Debit cards are revolutionising the way people are paying for goods and services.
A report by an online group, gettingaheadassoc.org, explains how to make the most of a debit card’s convenient features
1: A debit card may look like a credit card, but it works like the electronic equivalent of a cheque. When you pay with a debit card, you authorise the credit union to take money directly out of your account and pay it to the merchant.
Like a credit card, you simply sign a receipt for your purchase. Unlike a credit card, there is no bill at the end of the month and no interest charge. The debit simply shows up on your checking/current account.
2: Debit card deductions are instantaneous. Debit card purchases are immediately deducted from your account, which means that your spending is limited by the balance in your account. Be aware that if you have written cheques that have not yet cleared, your debit card may allow you to overdraw your account.
3: A debit card can help track spending. Because debit card purchases are listed on your monthly statement, using your debit card makes it easier for you to track your spending and eliminate the need to try to remember where you spent the money you withdrew from the Automated Teller Machine. Also, if you’re banking online, many personal finance software programmes download debit transactions to your software, where you can assign them to the proper spending categories.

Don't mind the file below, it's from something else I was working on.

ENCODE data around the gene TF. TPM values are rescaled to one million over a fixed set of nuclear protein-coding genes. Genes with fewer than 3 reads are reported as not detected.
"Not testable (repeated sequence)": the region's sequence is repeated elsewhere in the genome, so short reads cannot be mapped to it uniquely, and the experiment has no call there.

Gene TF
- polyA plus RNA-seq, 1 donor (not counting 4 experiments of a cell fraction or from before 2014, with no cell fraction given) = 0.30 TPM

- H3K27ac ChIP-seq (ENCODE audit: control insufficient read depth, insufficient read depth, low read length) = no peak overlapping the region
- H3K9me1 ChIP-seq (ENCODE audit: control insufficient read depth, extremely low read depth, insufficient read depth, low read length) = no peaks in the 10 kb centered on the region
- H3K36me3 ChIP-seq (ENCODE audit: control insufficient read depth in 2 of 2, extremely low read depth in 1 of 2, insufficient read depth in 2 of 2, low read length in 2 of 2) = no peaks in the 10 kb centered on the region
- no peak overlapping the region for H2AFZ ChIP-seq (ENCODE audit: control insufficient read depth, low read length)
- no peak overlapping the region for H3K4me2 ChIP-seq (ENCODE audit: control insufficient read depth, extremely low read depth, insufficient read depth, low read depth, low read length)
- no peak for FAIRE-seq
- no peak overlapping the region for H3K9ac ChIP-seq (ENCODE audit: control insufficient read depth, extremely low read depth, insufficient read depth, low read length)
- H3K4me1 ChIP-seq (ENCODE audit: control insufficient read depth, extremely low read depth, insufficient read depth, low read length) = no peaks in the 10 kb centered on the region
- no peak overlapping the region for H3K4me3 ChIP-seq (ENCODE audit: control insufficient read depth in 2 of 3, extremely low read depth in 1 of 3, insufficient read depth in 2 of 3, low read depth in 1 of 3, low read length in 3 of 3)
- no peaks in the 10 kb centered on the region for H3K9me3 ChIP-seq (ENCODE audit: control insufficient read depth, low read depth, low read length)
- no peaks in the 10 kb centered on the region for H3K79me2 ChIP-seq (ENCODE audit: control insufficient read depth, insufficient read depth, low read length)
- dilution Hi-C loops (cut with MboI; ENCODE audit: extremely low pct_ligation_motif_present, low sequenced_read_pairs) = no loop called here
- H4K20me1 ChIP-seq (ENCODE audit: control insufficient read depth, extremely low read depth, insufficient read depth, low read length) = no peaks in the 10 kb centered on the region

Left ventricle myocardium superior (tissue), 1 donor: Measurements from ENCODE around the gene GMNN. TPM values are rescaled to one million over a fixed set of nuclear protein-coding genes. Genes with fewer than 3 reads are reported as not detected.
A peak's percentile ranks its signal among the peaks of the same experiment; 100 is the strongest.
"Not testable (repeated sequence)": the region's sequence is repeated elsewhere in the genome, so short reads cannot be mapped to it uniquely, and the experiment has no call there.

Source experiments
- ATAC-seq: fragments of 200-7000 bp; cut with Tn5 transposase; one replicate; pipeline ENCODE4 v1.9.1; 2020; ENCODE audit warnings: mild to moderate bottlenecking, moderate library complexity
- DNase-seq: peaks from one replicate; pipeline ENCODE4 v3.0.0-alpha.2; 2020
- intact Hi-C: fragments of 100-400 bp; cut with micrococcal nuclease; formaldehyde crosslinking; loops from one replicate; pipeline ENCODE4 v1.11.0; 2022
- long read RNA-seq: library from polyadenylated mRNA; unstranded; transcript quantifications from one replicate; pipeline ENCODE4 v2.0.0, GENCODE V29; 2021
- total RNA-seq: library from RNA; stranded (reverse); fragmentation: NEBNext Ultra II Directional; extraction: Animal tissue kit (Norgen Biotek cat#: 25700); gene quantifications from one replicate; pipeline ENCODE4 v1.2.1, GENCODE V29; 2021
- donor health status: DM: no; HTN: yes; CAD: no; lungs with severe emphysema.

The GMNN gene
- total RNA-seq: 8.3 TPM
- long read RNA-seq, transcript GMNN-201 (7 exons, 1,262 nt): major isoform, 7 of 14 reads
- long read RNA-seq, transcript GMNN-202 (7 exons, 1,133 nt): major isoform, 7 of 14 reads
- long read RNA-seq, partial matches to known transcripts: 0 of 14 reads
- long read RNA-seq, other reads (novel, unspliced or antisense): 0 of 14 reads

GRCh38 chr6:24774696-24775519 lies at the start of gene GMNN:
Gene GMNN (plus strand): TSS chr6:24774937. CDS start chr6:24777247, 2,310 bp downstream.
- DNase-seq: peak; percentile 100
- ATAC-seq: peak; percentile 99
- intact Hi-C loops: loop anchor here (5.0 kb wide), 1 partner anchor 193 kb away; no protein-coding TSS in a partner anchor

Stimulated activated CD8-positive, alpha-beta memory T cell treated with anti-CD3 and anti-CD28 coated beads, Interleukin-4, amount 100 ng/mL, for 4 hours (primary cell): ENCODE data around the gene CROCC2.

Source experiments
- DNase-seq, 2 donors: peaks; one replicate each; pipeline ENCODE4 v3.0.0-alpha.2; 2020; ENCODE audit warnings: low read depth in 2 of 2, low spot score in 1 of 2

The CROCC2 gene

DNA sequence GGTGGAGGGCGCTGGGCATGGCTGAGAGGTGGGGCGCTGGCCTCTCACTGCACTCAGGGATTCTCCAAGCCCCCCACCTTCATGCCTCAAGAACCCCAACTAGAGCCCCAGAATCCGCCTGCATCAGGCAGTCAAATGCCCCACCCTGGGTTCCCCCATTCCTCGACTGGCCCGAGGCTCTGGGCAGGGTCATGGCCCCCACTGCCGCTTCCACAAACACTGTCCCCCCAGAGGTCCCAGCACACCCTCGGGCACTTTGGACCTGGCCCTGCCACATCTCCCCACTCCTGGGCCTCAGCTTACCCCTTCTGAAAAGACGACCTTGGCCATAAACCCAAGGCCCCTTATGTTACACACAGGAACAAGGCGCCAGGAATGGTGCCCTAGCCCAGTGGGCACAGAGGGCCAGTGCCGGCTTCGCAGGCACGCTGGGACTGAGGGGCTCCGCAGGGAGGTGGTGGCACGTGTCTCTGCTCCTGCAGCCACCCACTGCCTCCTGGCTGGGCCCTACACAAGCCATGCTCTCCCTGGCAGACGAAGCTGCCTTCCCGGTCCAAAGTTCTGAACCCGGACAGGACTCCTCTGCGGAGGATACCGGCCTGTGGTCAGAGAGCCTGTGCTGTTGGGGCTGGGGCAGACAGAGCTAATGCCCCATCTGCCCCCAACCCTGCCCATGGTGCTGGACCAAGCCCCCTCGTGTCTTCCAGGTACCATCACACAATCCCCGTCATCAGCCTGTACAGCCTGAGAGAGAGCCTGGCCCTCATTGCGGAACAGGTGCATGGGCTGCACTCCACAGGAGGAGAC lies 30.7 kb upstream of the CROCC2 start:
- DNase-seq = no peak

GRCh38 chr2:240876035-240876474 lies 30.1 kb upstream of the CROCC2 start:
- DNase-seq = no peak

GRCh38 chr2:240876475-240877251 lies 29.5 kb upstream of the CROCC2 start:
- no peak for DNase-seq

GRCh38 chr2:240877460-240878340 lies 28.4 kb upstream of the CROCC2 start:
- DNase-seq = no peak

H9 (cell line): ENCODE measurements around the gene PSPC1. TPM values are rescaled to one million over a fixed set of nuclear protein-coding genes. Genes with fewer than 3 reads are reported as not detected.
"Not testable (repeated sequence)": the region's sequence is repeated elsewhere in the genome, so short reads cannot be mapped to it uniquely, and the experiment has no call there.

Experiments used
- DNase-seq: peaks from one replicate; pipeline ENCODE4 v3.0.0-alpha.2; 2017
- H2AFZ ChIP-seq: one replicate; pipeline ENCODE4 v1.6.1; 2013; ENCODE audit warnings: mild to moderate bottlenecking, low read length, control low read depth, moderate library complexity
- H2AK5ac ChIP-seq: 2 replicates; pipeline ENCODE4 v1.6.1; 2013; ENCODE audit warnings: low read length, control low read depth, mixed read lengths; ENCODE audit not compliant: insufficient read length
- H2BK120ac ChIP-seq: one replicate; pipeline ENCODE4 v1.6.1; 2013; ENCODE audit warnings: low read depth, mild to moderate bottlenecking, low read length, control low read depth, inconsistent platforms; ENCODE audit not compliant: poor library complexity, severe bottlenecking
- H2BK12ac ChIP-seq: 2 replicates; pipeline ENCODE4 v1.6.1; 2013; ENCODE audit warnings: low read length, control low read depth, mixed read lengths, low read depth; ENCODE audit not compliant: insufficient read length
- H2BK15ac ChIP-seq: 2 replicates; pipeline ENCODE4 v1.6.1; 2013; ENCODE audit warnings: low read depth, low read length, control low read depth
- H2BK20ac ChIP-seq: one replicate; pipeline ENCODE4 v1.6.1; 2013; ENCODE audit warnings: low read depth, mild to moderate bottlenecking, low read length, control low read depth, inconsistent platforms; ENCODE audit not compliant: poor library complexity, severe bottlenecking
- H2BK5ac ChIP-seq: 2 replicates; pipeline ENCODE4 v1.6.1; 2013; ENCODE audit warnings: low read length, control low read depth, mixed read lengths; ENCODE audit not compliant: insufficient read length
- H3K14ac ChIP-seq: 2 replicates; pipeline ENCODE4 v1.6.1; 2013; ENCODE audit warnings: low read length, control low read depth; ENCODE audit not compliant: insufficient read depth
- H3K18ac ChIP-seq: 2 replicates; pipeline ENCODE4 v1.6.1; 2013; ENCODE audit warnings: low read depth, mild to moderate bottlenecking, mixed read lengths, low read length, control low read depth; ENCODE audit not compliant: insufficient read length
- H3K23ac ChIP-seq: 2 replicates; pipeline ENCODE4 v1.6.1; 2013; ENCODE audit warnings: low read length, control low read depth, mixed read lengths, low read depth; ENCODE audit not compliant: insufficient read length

4: Debit cards do not provide the same purchase protection as credit cards. In most cases, if you have a problem with merchandise or services you charged to a credit card and you have made a good faith attempt to work out the problem with the seller, the law allows you to withhold payment for the purchase plus any finance or related charges. Typically, you are out of the money that has been deducted from your account until the issue is resolved.
5: Some financial institutions charge for debit transactions. While you won’t accrue interest or finance charges on debit card purchases, some institutions charge a monthly or per-transaction fee for debit cards. Shop around for the best deal, particularly if you plan to use your card often.
6: Debit cards can make balancing your chequebook a challenge. It is easy to use your debit card to pay for groceries and stuff the receipt in the bag without ever deducting the amount of your purchase from your chequebook balance. To avoid overdrawing your account, devise a system for recording your debit card transactions.
Source: The Punch